A Game And A Chat Ep 2: Jason Rohrer

By Nathan Grayson on January 28th, 2014 at 6:30 pm.

Jason Rohrer isn’t like other game designers. He isn’t really like them at all. From his early days eschewing videogame norms to make a game about the inevitably of death and loss in Passage to cooperative storytelling intrigue-o-tron Sleep Is Death to wild (and controversial) Minecraft “religious” experiment Chain World, Rohrer’s games aren’t escapism. They often make people uncomfortable. They often make him uncomfortable. The Castle Doctrine, then, might just be his most unsettling interactive experience yet. It’s about breaking, entering, stealing, murdering, and defending your virtual family from other players doing the same. As with Rohrer’s other games, it stems from deeply personal experiences, and we’re going to talk about that, the sensitive nature of many topics portrayed in his game, paranoia, gun ownership, game sales, and tons more. This one might be a bit more, er, heavy than the chat with Tim Schafer. But it should be incredibly fascinating as well. Join us live after the break, starting at 11:00 AM PT/7:00 PM GMT. And if you’d like, click over to my Twitch page and hop into the live chat. Discuss! Ask us things!

Update: We’re done! You can watch the whole thing below.


Watch live video from NathanGrayson on TwitchTV

And here’s a YouTube version for those who’d prefer it.

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Top comments

  1. Melonfodder says:

    Interesting game. Afaik it’s quite a bit about Rohrer’s feelings about himself having to be a provider and safekeeper of a family (belongings include: wife, child) as a white, straight guy. I disagree slightly with the criticisms currently lobbed at Castle Doctrine because the gameplay mechanics seem to indicate that the more you accumulate, the more paranoid you become – I’ve only had a look at the beta and while the concept is interesting, it’s not one that I put time into.

    The Steal Real Money contest where you can win a dog club, a gun store coupon or a door devil strike me as past tasteless and undermines the ideas of Castle Doctrine as criticism of the idea.

  1. KDR_11k says:

    But he also made Inside A Star Filled Sky which was fun and did the whole “first to explore a level gets to tag it through the internet” thing that No Man’s Sky is still only planning to do.

    • kris713 says:

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    • Buttephon says:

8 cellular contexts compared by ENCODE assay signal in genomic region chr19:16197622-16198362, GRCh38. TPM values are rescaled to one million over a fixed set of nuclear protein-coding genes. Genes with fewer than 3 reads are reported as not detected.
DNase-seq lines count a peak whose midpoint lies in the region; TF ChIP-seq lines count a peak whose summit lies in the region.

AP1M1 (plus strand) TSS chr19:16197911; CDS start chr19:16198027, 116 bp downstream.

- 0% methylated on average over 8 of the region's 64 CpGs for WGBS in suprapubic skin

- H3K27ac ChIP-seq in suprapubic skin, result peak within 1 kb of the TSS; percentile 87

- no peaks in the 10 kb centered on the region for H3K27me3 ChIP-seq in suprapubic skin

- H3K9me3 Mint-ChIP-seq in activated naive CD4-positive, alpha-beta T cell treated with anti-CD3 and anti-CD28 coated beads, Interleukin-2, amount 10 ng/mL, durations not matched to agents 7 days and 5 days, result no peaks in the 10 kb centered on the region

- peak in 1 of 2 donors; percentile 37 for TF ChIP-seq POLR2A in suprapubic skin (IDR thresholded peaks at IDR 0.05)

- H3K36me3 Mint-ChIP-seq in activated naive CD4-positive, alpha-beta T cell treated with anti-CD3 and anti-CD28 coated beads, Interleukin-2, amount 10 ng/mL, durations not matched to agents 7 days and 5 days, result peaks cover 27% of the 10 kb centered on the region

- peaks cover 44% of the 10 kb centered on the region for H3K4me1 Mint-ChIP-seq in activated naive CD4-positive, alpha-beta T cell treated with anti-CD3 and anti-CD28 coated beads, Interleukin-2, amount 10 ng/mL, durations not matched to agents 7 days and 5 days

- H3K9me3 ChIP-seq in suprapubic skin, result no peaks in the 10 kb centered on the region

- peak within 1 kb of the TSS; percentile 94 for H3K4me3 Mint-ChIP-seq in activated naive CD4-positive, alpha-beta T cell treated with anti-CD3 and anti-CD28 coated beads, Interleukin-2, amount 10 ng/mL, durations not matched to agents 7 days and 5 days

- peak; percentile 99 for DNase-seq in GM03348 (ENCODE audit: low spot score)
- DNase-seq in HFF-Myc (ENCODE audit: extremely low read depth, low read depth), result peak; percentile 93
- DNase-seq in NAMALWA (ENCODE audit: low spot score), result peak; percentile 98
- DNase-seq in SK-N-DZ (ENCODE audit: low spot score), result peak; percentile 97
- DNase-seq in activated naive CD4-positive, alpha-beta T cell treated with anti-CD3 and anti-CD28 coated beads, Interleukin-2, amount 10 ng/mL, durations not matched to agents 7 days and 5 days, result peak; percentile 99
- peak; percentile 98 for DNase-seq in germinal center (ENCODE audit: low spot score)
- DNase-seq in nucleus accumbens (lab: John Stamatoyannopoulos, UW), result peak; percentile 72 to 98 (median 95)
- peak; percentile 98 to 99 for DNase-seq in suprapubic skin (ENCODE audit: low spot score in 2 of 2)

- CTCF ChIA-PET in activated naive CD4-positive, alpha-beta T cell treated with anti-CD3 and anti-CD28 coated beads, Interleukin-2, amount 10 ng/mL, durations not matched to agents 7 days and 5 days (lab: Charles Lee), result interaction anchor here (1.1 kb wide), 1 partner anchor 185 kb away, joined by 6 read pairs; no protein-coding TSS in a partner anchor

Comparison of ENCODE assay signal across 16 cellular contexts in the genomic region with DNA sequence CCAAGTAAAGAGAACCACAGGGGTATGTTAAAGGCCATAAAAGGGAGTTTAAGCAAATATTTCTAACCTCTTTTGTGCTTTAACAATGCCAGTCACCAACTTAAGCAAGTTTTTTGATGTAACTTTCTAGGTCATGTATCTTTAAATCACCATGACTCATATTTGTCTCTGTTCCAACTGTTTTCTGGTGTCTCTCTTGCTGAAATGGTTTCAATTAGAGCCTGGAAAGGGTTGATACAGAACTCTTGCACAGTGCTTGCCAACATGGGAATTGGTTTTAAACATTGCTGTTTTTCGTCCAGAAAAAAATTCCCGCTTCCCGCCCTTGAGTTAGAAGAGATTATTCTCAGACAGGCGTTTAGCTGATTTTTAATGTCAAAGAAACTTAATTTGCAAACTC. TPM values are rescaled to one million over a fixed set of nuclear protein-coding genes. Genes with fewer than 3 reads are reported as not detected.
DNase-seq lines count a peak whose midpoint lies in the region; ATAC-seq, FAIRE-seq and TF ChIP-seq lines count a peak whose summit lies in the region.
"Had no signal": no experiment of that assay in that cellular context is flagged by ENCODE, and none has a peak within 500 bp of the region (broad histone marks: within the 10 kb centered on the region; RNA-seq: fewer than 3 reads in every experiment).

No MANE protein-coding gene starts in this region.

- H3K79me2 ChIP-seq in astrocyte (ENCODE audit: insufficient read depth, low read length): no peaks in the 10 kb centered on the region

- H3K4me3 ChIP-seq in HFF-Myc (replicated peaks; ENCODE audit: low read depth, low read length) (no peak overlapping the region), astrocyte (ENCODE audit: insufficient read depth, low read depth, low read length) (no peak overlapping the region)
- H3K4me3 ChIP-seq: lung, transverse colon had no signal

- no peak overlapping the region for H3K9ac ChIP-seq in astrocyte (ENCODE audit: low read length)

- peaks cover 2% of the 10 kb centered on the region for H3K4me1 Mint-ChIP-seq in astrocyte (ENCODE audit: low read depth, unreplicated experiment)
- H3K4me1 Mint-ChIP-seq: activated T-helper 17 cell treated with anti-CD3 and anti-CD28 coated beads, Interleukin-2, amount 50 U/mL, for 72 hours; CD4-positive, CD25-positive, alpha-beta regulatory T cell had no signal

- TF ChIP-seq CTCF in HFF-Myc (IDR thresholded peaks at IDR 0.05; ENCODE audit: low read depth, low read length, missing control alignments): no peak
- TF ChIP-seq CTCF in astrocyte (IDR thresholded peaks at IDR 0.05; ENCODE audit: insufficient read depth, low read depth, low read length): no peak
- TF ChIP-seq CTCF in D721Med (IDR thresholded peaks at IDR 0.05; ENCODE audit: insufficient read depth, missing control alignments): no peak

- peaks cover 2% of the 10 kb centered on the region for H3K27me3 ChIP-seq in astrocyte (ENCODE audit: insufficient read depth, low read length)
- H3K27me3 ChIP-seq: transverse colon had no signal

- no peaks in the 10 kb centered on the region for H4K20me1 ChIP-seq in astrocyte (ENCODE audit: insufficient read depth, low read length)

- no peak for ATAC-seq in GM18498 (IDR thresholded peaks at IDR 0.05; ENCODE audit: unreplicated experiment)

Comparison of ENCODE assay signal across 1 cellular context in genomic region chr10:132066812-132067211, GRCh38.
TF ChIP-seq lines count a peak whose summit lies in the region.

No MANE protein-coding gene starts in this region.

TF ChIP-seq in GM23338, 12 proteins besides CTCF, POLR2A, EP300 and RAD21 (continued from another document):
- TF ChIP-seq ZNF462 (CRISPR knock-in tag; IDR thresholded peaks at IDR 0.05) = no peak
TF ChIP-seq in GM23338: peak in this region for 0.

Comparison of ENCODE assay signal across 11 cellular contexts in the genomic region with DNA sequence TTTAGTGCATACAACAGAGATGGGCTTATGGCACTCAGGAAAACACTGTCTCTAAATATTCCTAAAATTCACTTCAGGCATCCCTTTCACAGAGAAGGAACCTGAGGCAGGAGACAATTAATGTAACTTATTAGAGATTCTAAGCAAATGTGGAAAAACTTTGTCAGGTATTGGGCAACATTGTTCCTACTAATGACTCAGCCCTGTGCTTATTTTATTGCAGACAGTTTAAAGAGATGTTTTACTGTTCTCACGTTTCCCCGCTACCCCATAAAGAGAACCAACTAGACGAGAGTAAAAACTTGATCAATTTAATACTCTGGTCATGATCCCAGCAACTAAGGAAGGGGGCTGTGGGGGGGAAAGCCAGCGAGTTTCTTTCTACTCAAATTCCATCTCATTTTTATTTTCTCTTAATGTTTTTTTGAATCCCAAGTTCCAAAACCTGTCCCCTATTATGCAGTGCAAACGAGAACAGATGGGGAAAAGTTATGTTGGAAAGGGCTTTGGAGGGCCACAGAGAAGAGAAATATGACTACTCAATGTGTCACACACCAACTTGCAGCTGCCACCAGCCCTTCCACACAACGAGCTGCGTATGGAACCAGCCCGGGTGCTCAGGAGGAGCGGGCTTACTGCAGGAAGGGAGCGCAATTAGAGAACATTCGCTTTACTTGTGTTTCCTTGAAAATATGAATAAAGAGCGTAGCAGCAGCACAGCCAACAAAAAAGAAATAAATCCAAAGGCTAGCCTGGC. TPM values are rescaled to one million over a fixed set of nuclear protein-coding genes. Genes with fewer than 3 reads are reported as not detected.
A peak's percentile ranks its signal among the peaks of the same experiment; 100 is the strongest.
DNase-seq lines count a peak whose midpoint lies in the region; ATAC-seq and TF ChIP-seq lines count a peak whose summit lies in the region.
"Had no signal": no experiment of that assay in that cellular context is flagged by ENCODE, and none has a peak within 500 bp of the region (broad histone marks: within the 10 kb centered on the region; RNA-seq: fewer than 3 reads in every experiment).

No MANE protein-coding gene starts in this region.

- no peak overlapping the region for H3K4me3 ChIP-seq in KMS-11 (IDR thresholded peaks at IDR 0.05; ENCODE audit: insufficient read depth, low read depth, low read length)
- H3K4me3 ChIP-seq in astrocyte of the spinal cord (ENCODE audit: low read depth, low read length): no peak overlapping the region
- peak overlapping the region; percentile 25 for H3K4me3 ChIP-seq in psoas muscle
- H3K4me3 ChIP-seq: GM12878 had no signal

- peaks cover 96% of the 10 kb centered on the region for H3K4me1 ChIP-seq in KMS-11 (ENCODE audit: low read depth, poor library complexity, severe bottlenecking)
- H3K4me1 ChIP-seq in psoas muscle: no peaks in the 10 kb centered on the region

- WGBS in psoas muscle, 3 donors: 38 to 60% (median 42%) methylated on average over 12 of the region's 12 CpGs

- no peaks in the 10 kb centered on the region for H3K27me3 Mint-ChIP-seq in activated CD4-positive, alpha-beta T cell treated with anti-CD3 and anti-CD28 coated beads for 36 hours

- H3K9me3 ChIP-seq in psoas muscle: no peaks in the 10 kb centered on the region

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  2. Melonfodder says:

    Interesting game. Afaik it’s quite a bit about Rohrer’s feelings about himself having to be a provider and safekeeper of a family (belongings include: wife, child) as a white, straight guy. I disagree slightly with the criticisms currently lobbed at Castle Doctrine because the gameplay mechanics seem to indicate that the more you accumulate, the more paranoid you become – I’ve only had a look at the beta and while the concept is interesting, it’s not one that I put time into.

    The Steal Real Money contest where you can win a dog club, a gun store coupon or a door devil strike me as past tasteless and undermines the ideas of Castle Doctrine as criticism of the idea.

    • HadToLogin says:

      “the more you accumulate, the more paranoid you become” – Rusty DayZ in the nutshell.

    • footballstatue says:

      I like the idea of a game that portrays a message through it’s mechanics, rather than just pasting a message on top of some traditional gameplay

    • sirdavies says:

      How is it tasteless? The game is about a man protecting his family and home. The prize is protection equipment. It’s pretty coherent if you ask me. The game doesn’t seem to judge security obsessed people, but rather put you in their shoes. It doesn’t have a story per se or a “message” you can contrast it’s marketing strategy against.

      • Melonfodder says:

        Weapons as prizes is tasteless. There are also problems with the real caslte doctrine and by offering real weapons as a prize you are promoting the real thing. I didn’t say that the prizes weren’t thematically coherent, but I was rather weighing what he’s wanting to say with it.

        To be honest, after watching Rohrer I reckon me raising an eyebrow at his thoughts have to do with cultural differences – A swede living in the UK will have a very different perspective on home protection than an american will.

        EDIT: I’ve had my home broken into but it never left me with the philosophy Rohrer had. To be honest, I find him a tad disturbing and off-putting, like something is slightly off. But that’s hardly conducive to a discussion and a tad unfair.

        • HadToLogin says:

          You must find so many game tasteless, as weapons as prizes are usual rewards (indies, RPGs, even sports games, especially those manager games, where you look around for better weapons (called PLAYERS) to deal with enemy defenses).

          • Melonfodder says:

            You’ve failed to understand something here: the contest offered real items. A real dog club. Real gun store discount. Not fictional things. If they were fictional items I wouldn’t have a problem, you silly billy.

      • VelvetFistIronGlove says:

        The game is about a man protecting his family and home.

        The game is about a man breaking into other people’s homes, stealing their money and killing their wives and (optionally) children and dogs while also protecting his family and home.

        That’s why people get upset about it. If the burglary was all done by AI, I doubt there’d be much controversy.

  3. dethtoll says:

    Jason Rohrer is a fraud whose “games” rely on cheap emotional manipulation and player self-projection as opposed to having any depth, and his latest work is little more than a display of privileged white fear. Can we stop talking about douchey white brown-haired hipster dudes with five o’clock shadows and a critical imbalance of self-awareness:self-importance? They’ve dominated the indie gaming scene for too long because the gaming media keeps focusing on them.